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Astronomy 101: Intro to Astronomy
Various; distance learning format.
December 2012 – Present.
Upon successful completion of the course, students will be able to: analyze contributions and major theories related to the study of astronomy in ancient and modern times; evaluate the basic features and motions of the night sky; assess and describe the theories related to the beginning, evolution and fate of the universe; explain how galaxies, including the Milky Way, are formed and distributed; distinguish types of galaxies and their properties; describe the formation and evolution of the solar system and its planets and bodies; identify and describe the major characteristics of the sun, planets, moons, and small bodies in the solar system, including meteoroids, asteroids, and comets; examine the formation, evolution, and death cycle of a variety of different star types; outline theories related to the origin of life and describe predictors of life on other planets; and analyze the physics of light and the electromagnetic spectrum and explain how telescopes can be used to detect and study both.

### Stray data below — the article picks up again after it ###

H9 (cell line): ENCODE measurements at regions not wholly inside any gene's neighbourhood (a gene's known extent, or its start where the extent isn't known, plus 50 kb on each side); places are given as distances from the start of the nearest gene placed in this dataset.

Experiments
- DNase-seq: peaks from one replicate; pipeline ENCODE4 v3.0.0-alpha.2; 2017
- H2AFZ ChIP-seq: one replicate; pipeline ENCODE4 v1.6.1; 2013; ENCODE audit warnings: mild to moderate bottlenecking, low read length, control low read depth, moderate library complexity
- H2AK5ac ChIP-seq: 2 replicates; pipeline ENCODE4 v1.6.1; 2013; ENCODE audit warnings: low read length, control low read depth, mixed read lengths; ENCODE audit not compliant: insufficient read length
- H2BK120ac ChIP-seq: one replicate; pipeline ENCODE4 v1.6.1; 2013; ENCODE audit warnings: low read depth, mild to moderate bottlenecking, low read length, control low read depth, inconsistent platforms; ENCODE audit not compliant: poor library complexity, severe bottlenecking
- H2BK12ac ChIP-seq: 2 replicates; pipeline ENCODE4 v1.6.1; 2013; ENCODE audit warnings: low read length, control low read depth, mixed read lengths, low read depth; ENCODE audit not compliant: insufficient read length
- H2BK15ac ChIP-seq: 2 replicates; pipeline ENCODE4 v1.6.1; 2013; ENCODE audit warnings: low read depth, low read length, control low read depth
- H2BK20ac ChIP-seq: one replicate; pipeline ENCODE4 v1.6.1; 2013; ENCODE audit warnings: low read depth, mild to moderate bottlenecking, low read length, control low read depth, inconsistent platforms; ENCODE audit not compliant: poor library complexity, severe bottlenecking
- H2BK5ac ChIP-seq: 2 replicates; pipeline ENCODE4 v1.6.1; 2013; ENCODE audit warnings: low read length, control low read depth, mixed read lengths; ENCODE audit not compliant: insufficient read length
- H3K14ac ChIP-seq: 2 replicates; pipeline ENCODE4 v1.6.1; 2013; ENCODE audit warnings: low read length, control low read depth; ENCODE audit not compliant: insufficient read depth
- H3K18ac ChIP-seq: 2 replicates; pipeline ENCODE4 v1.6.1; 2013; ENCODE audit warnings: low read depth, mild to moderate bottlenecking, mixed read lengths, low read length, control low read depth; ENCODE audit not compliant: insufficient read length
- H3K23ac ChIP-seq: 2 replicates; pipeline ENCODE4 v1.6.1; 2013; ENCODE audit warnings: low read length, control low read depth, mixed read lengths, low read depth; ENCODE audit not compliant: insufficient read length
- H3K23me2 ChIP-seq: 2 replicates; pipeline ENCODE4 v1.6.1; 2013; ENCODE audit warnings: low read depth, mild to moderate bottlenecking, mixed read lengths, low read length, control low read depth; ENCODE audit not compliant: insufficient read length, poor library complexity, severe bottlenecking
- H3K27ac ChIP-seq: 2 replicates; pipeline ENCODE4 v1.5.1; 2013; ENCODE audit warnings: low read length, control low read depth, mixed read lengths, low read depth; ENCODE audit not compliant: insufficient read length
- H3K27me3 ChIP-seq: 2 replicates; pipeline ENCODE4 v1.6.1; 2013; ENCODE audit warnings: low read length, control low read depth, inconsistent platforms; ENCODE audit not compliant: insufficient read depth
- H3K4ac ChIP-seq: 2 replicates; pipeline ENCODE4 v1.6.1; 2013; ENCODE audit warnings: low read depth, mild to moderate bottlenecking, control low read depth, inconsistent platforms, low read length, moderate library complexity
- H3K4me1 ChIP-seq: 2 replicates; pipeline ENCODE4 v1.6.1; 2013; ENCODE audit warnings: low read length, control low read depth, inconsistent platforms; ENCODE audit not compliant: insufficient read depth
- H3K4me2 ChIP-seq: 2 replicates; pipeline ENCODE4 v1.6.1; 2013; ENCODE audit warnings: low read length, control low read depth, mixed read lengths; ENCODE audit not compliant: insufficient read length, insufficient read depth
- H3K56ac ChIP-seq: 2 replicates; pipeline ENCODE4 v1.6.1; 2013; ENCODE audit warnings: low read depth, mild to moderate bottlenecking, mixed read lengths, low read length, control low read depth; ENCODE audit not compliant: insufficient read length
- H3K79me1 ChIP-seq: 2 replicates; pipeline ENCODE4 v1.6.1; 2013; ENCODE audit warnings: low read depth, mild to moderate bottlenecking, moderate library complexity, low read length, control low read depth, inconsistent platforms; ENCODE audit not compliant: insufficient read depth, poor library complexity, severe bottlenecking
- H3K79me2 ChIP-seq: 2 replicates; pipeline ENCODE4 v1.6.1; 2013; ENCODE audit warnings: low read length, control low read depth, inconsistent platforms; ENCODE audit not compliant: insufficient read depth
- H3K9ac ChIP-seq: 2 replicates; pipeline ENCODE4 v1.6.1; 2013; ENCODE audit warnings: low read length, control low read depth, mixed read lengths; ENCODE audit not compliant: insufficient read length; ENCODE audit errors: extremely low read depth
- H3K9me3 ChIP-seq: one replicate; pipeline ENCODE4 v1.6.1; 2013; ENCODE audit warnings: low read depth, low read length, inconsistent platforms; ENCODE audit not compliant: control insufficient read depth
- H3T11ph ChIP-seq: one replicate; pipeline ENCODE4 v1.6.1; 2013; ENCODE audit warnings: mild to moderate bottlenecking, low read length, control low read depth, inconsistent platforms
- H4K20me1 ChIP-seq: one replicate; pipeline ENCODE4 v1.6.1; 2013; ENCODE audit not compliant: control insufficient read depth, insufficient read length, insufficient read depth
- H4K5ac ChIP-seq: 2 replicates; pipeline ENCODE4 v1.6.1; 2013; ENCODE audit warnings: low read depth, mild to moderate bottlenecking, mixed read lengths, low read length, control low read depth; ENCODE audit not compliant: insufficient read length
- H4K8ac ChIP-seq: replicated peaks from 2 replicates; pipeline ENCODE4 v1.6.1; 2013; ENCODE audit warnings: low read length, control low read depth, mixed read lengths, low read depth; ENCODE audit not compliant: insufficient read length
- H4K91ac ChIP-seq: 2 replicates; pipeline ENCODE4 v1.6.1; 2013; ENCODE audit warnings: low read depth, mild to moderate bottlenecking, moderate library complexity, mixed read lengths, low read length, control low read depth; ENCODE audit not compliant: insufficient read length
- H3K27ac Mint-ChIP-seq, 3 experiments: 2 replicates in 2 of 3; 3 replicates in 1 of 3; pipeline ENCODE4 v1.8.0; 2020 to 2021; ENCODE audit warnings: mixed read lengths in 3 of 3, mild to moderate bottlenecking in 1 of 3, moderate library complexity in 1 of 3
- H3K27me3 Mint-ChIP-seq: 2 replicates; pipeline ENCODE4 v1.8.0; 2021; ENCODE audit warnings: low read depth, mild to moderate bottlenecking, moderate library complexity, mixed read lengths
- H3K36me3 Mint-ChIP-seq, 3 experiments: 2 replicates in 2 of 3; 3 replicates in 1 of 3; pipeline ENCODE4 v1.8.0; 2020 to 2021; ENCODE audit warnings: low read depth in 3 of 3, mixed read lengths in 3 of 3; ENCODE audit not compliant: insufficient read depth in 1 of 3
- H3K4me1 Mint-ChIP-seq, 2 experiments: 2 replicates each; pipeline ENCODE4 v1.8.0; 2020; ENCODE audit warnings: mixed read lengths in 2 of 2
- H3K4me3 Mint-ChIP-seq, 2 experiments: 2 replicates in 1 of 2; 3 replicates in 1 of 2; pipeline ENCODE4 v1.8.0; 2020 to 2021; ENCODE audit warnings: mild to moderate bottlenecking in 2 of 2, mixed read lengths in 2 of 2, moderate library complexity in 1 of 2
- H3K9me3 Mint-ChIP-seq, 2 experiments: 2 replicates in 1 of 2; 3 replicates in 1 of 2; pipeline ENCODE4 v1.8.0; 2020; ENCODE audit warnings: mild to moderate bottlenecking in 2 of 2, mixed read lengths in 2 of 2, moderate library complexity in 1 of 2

The course is self-paced and instruction is delivered through online video and text lessons. Students are assessed through quizzes and a proctored final exam. Topics include: the historical background of astronomy, the basics of astronomy, the physics of astronomy, understanding orbits in astronomy, the earth-moon system, the solar system, the inner solar system, gaseous planets in the solar system, comets, moons and asteroids, understanding the science of the sun, types of stars in the universe, formation and evolution of stars, stellar death and remnants, formation and structure of the milky way, properties and characteristics of galaxies, cosmology overview, relativity in space and time, overview of life in the universe, and tools and instruments for astronomy.
In the lower division baccalaureate / associate degree category, 3 semester hours in Earth Science; Environmental Science; or Cosmology (12/17).